Please remember that the syllabus functions as a contract between the instructor and the students. You are responsible for knowing and abiding by these policies. Everyone has an “off” day now and then, but when you are here, you need to be present, both physically and mentally. Even if you are attending class remotely, you should be focused and engaged just as though you were physically present.
Plagiarism/The Honor Code
The Honor Code applies to everything that we do at this university, including our use of outside sources in our research and writing. Our work in this class will conform to the principles and procedures defined in the Instrument of Student Judicial Governance (http://instrument.unc.edu/). The research that we do this semester, whether primary or secondary, print or online, formal or informal, will require careful documentation on your part. We will review citation guidelines early and often throughout the semester. The need to cite your sources applies to all of your work, including drafts as well as final versions of your feeders and projects. When in doubt: CITE.
If I suspect you of plagiarizing all or part of an assignment, even unintentionally, I am required to report the offense to the Honor Court. If you think you are running into trouble with an assignment, PLEASE come and speak with me. To learn more about plagiarism, see the UNC Writing Center’s page (https://writingcenter.unc.edu/tips-and-tools/plagiarism/) or the tutorial from the UNC Libraries (https://guides.lib.unc.edu/plagiarism).
There is a common saying that if you’re not uncomfortable, you’re not learning or growing. Although I aspire to make my students intellectually “uncomfortable” by challenging (and hopefully expanding) the ways in which they deconstruct texts (and the world around them) and write their own, I most definitely do NOT wish to make my students uncomfortable in that they feel attacked, exploited, mistreated, or neglected. I encourage an “uncomfortable” classroom (whether that’s a physical class space or our digital class space on Zoom, Sakai, or other similar media) in an aspiration for intellectual stimulation and growth via exposure to new perspectives, texts, ideas, and voices. In contrast to that interest in expanding one’s perspectives, I certainly do not wish to create and will not tolerate a learning environment that is hostile, cruel, or exploitative.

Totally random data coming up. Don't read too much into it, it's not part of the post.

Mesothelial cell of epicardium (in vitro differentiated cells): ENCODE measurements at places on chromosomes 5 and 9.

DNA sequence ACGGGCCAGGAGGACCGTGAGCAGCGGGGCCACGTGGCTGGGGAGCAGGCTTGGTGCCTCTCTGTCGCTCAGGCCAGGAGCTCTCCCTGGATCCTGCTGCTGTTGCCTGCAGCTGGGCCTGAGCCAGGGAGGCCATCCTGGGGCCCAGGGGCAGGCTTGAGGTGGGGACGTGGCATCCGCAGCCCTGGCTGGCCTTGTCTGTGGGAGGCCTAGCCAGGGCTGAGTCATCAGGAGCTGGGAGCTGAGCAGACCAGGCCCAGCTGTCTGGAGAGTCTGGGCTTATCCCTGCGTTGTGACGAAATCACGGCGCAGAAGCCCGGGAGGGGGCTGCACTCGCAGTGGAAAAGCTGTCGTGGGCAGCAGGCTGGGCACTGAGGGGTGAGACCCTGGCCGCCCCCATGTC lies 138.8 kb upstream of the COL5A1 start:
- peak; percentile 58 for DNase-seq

We can never guarantee that a classroom will be a completely “safe” space. However, I believe that our classroom should be a sacred space where students can share their thoughts and ideas without fear. We are here to collaborate, to learn with and from each other. I value a free exchange of ideas as long as that exchange prioritizes mutual respect, inclusivity, and assumptions of good faith.
During our coursework, we may engage with texts and ideas that involve intense content, content some may find emotionally triggering, upsetting, or controversial, topics such as sexual assault, interpersonal violence, graphic physical violence, sexual health, sexuality, identity-based harassment, chronic illness, disability and debility, etc. This means that our discussions may be equally difficult and potentially intense; I will do my best to be sensitive to such potential reactions, and I expect all of you to do the same. I expect everyone to treat such material responsibly and appropriately as we discuss them. I also ask that within our classroom community, we approach such discussions with an assumption that we are all approaching these texts and this class in good faith and with good intentions.
Again, certain readings and discussions may be difficult for survivors, secondary survivors, and non-survivors alike. As we read and discuss these texts, please remember to maintain self-care. If you need to step outside the classroom, take a break, etc., please do so.
Any student who is impacted by harassment, interpersonal (relationship) violence, sexual violence, sexual exploitation, or stalking is encouraged to seek appropriate resources on campus or in the community. As needed, please contact confidential resources such as the Gender Violence Services Coordinator in the Carolina Women’s Center at (919) 962-1343 or Counseling & Psychological Services in Campus Health Services at (919) 966-3658 to discuss your specific needs.